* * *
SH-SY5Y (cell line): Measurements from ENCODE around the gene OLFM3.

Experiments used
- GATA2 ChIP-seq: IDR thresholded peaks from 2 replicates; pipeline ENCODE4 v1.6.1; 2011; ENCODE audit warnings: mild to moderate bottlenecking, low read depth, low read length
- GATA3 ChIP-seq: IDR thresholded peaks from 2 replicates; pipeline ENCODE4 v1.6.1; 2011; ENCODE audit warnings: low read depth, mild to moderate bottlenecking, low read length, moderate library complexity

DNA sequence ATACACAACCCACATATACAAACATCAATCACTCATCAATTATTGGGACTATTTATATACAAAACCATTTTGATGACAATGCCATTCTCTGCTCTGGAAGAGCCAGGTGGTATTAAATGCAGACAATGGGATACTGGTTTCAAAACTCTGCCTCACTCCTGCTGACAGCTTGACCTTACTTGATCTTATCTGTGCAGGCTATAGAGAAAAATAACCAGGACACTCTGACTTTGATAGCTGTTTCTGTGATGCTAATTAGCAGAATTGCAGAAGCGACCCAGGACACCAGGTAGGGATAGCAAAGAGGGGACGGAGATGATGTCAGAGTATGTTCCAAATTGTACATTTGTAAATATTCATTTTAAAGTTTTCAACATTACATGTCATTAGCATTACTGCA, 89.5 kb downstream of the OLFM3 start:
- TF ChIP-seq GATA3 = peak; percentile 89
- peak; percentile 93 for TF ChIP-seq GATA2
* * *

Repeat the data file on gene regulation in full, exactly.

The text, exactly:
SH-SY5Y (cell line): Measurements from ENCODE around the gene OLFM3.

Experiments used
- GATA2 ChIP-seq: IDR thresholded peaks from 2 replicates; pipeline ENCODE4 v1.6.1; 2011; ENCODE audit warnings: mild to moderate bottlenecking, low read depth, low read length
- GATA3 ChIP-seq: IDR thresholded peaks from 2 replicates; pipeline ENCODE4 v1.6.1; 2011; ENCODE audit warnings: low read depth, mild to moderate bottlenecking, low read length, moderate library complexity

DNA sequence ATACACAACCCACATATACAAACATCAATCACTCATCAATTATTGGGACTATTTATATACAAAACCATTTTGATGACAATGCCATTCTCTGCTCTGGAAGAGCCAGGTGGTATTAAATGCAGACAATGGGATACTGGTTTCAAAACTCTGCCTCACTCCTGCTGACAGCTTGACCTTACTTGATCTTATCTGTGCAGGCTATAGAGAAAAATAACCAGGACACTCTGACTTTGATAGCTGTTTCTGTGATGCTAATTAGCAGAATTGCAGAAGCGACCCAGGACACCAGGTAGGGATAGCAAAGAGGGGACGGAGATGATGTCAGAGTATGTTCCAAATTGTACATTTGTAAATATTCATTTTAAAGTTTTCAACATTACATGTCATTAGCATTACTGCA, 89.5 kb downstream of the OLFM3 start:
- TF ChIP-seq GATA3 = peak; percentile 89
- peak; percentile 93 for TF ChIP-seq GATA2